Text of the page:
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How to Live on Social Security and No Other Income

Social Security was started in 1935 as a way to provide supplemental income to retired individuals. The program significantly reduced the percentage of people over the age of 62 who lived in poverty. As of 2021, the poverty rate in that age group was less than 10%.

The Social Security program was never meant to be the sole source of income for retired individuals. It should be considered a helpful addition to other income from retirement plans, pensions, and other assets like annuities and stocks. However, many people rely on Social Security to provide most of their retirement income. 

If you find yourself in the position of not having other financial assets as you near retirement, you’ll need to know how to make the most of your Social Security benefits. Today, we’ll tell you about a few things you can do to help make ends meet.

social security application and card

Enter Retirement with No Debt

Arguably, the best thing you can do to have financial security in retirement is to pay off all your debt before you quit working. People who don’t have to worry about a mortgage, car payments, or credit card debt can use their Social Security benefits for current living expenses. 

The Urban Institute uncovered a surprising statistic that showed almost 8% of homeowners who were over 65 years old we actually upside down in their mortgage debt as of 2012. That’s a tough situation for anyone on a fixed income to be in. 

You’ll need to plan a few years ahead if you want to retire with no debt. Create a budget, live below your means, and put every available dollar toward your debt. There are hundreds of articles online about how to cut costs when you need to slash your budget. You may have to make some sacrifices, but it will be much easier to do now while you have income from your job than when you are retired and living on Social Security alone.

Continue Working Until Age 70

Many people associate age 65 as the age of retirement. In reality, the only thing that happens when you turn 65 is that you are eligible for Medicare.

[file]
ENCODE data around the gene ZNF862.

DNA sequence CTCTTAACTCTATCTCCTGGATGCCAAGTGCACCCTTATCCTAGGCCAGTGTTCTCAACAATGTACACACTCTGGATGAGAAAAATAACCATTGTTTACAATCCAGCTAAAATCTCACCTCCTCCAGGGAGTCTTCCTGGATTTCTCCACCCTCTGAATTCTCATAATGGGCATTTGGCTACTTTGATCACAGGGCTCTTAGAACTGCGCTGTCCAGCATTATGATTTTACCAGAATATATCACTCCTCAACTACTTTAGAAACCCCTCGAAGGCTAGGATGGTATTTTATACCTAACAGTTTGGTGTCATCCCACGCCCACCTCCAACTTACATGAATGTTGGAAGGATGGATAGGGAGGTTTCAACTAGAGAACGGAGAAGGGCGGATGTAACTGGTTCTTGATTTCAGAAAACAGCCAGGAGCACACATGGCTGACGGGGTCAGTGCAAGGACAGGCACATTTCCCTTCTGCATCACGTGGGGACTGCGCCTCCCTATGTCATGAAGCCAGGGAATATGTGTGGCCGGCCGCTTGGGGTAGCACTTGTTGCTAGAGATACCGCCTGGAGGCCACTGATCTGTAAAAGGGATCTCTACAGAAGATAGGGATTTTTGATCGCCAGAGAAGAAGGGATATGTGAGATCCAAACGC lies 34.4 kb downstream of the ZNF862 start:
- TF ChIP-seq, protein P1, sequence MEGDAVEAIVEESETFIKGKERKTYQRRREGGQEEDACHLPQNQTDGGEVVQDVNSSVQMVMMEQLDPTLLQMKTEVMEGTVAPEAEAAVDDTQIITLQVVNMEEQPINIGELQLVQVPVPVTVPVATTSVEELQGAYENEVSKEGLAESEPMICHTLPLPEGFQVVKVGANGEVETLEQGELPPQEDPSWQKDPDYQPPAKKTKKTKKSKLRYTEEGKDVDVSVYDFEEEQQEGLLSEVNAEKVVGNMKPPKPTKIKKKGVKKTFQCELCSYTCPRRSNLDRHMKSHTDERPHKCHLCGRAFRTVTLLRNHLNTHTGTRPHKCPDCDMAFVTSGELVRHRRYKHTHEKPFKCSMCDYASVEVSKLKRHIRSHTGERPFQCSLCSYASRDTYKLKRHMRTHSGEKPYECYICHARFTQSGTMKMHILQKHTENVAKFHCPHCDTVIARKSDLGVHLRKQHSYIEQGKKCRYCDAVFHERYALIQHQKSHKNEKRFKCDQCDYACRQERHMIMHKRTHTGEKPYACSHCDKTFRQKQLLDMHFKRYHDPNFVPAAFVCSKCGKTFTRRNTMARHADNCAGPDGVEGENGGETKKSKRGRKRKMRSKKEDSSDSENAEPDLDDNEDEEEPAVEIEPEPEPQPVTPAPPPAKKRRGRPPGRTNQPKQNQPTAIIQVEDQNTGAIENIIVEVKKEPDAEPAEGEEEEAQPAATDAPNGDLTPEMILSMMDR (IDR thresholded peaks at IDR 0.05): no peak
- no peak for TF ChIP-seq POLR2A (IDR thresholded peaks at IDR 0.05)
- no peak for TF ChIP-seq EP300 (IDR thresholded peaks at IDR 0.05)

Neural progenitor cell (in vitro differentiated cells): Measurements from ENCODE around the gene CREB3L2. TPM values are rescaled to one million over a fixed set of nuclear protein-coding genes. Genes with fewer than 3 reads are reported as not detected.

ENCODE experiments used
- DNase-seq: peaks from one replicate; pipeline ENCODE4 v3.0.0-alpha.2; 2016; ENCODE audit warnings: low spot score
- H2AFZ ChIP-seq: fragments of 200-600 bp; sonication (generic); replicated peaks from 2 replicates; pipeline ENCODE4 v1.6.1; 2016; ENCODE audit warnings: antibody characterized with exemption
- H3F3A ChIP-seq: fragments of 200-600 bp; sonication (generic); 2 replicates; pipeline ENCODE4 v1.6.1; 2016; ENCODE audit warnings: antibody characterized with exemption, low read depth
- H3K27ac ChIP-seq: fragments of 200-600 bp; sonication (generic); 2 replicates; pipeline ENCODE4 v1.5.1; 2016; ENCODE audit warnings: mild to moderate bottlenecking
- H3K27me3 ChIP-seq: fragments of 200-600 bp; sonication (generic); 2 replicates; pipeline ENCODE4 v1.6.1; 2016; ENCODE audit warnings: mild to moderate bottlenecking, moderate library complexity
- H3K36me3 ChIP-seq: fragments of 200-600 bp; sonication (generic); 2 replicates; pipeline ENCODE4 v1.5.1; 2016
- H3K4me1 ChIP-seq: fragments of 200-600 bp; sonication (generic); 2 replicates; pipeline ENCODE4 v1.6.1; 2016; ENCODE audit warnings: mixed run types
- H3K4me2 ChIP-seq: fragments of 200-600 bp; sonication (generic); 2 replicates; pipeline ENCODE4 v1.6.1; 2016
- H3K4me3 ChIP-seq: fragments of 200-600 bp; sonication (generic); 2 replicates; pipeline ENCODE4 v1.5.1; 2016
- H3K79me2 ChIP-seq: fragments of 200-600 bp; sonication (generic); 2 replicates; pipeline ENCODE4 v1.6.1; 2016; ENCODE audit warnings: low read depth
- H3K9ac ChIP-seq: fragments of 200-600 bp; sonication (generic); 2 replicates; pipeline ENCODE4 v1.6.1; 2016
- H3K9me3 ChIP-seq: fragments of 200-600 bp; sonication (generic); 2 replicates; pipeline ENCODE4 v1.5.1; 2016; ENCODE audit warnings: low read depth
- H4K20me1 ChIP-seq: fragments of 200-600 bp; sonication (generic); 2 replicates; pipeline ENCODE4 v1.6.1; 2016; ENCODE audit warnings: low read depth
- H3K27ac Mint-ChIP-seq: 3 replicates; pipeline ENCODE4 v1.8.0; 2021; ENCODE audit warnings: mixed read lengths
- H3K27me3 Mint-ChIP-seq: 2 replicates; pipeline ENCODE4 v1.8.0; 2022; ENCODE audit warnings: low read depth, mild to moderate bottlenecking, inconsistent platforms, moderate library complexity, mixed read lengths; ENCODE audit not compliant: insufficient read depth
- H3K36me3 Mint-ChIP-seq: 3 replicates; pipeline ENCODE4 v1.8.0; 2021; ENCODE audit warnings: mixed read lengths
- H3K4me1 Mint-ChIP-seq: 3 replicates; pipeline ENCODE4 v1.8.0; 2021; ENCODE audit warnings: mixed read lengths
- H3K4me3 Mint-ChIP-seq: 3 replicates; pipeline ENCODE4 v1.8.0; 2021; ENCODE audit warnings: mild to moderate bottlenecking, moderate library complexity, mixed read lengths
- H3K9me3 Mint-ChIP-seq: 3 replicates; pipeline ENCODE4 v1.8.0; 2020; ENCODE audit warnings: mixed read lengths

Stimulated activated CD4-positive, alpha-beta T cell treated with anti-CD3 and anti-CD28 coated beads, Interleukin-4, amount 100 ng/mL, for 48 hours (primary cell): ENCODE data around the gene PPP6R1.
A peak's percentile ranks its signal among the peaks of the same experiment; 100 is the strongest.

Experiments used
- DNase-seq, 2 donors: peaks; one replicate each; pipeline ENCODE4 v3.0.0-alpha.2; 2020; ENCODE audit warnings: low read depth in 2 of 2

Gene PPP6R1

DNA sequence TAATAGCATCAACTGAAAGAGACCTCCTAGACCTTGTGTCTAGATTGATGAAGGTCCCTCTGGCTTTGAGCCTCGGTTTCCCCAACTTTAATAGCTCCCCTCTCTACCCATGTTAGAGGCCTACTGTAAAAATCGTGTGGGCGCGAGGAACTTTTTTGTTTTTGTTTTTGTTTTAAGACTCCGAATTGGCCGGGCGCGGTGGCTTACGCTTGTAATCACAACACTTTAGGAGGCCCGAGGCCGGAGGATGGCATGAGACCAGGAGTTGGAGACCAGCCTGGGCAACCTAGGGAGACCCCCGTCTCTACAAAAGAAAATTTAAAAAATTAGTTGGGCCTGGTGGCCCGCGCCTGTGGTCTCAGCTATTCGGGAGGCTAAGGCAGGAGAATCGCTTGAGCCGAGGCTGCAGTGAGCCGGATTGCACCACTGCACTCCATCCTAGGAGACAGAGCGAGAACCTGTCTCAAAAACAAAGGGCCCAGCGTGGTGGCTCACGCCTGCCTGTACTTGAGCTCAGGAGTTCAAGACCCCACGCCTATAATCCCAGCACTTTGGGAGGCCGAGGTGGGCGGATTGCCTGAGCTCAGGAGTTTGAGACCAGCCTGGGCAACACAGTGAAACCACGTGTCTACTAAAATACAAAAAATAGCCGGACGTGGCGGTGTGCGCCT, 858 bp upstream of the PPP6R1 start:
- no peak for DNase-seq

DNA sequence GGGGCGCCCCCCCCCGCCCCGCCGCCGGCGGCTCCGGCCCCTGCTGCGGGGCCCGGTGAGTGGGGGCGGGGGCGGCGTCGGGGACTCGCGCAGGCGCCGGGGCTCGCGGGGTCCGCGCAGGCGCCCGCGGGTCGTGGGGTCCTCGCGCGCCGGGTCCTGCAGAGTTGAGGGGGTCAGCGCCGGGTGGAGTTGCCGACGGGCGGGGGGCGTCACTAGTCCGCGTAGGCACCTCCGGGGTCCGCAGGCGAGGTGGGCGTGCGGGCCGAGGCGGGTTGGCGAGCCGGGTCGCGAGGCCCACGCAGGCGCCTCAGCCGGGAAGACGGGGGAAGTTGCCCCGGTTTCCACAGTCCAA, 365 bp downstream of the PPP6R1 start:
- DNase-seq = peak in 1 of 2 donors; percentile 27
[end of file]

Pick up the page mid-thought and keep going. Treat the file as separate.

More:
Social Security bases your full retirement age on the year you were born. Individuals born between 1943 - 1954 will reach their full retirement age at 66. Those who were born in or after 1960 reach full retirement age at 67, with those between the years of 1954 and 1960 falling somewhere in the middle.

Your full retirement age (FRA) is important to consider because that’s when Social Security will pay 100% of the benefits you’re entitled to based on your earnings. That number is called your primary insurance amount.

If you take Social Security early, you reduce your monthly benefits. On the other hand, taking it later than your FRA will increase the amount you get each month. For example, if your FRA is 67, but you want until you are 70 to start taking benefits, you’ll get 124% of your primary insurance amount. This higher amount will last for the rest of your life.

Downsize Your Residence

Whether your home is paid off or not, downsizing is a great way to save money and decrease your living expenses. Larger homes mean more utility costs and more expensive maintenance and repairs. Downsizing is a simple way to reduce the costs associated with your home.

You may even consider moving to an area with a lower cost of living. For example, retirees living in New York will have much higher living expenses than those living in more rural areas. This might even trickle over into other areas, like your Medicare Supplement premiums.

Apply for Reduced Medicare Premiums

Many Medicare beneficiaries don’t realize they can apply for lower Medicare premiums. There are several ways you can reduce your Medicare costs.

Medicare Savings Programs offer financial assistance for beneficiaries who have limited income and resources. You may qualify for reduced Part B premiums and lower cost-sharing amounts. You may even qualify for Medicaid, which would significantly reduce your healthcare costs and open you up to even more benefits.

If your income is too higher to receive Medicaid, you may qualify for Extra Help. The Extra Help program helps Medicare beneficiaries pay their Part D premiums and other costs associated with prescription drugs. Surprisingly, it’s estimated that over two million people would qualify for Extra Help but fail to apply for it.

Work with Local Medicare Specialists

The advisors at Local Medicare Specialists can’t help you pay off debt or downsize your home, but we can make sure you’re getting the most competitive rates on your Medicare premiums. We work with you to find out which plans will fit your healthcare needs and your monthly budget. We’ll also help you determine if there are income-based programs you might qualify for.

Find a local Medicare advisor near you and start saving money on Medicare today.

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